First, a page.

The most common treatments include:
- Reducing your stress level to help relax your jaw muscles and prevent grinding
- A custom-made night guard to cushion your teeth and protect them from damage
- Changing your eating habits. Coffee, tea, or alcohol before bed can increase your chance of nightly grinding
- If your jaw or teeth are misaligned, Dr. Bryan Shanahan may also recommend a brace to decrease grinding.
Grinding your teeth can have serious consequences that, if left untreated, can lead to tooth fractures and damage to the TMJ (temporomandibular joint).
If you think your teeth may not be getting the rest they need at night, we encourage you to give us a call and schedule an appointment with Dr. Bryan Shanahan. Call us today!
September 29th, 2017
Nobody likes a dry mouth. It is an uncomfortable and sometimes oddly unexplainable sensation that most people like to avoid. It is not a condition that automatically sends you into a panic about your health, however, a dry mouth can be a bother and something you certainly want to change if possible. So, if you find yourself in the unpleasant position of having a dry mouth, here is what you can do.
Chew Sugar-free Gum: Chewing sugar-free gum will stimulate saliva in your mouth. The chewing motion of your jaw and teeth should take care of at least some of your dry mouth problem.
Suck on Sugar-free Candy: Similarly to chewing sugar free gum, if you suck on sugar free candy it should create more saliva in your mouth and moisturize it in the process.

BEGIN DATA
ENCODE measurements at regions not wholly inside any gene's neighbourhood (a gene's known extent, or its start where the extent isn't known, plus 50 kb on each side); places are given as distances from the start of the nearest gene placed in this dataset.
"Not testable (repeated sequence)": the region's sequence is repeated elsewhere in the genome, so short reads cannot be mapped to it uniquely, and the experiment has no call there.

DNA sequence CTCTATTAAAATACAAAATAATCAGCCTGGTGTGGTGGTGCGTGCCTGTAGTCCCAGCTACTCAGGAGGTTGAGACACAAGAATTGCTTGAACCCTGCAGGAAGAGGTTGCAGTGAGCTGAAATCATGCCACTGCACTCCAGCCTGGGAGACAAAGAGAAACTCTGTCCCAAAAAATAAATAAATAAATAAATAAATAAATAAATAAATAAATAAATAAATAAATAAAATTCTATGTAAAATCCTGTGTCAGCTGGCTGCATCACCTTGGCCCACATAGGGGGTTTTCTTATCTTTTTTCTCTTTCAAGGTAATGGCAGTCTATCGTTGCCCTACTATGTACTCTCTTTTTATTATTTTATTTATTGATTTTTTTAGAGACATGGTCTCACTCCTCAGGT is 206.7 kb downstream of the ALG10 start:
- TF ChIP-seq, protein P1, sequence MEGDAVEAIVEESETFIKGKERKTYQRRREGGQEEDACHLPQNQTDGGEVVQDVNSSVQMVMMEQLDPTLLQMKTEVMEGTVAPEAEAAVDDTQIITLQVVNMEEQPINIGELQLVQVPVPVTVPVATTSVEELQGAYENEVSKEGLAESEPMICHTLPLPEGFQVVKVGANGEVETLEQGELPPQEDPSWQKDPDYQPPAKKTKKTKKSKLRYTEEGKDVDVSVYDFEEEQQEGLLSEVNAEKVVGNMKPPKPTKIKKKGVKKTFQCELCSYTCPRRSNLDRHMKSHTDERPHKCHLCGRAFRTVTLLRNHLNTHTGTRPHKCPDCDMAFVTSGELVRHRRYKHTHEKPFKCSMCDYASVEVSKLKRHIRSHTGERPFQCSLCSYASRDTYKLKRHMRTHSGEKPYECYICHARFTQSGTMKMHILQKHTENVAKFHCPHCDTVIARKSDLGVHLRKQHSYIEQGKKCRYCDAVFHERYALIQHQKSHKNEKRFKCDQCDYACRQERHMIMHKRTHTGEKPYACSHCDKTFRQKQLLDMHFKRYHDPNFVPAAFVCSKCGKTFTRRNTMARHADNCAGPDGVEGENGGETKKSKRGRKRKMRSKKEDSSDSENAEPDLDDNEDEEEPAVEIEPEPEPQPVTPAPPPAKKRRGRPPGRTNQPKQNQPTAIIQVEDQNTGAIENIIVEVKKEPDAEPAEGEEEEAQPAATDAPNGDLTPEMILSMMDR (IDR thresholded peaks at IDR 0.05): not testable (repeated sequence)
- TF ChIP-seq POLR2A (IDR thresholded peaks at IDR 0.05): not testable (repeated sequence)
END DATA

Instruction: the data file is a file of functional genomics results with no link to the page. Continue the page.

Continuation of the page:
Cut out the Caffeine:Caffeine can contribute to a dry mouth so by limiting, or eliminating your intake all together, you may find that your dry mouth is no more.
Stop Using Tobacco Products: Tobacco is another cause of dry mouth. Whether it is smokeless tobacco products or cigarettes, if you stop using them your dry mouth will likely improve. And not to forget, these products are exceedingly bad for your oral health to begin with, so you will be doing your mouth a favor even more so.
Drink Lots of Water: It may seem obvious, but drinking lots of water will likely improve your dry mouth. This is because dry mouth is usually a sign of dehydration, so plenty of fluids will surely help.
Dry mouth can be unpleasant, but it is often easily solved by either drinking more water, or trying one of the previously mentioned techniques. If the problem still persists you can always visit our Flagstaff, AZ office to see Dr. Bryan Shanahan. More often than not, doing one of the above will leave your mouth more moisturized than it was previously, and hopefully it will be long-lasting as well.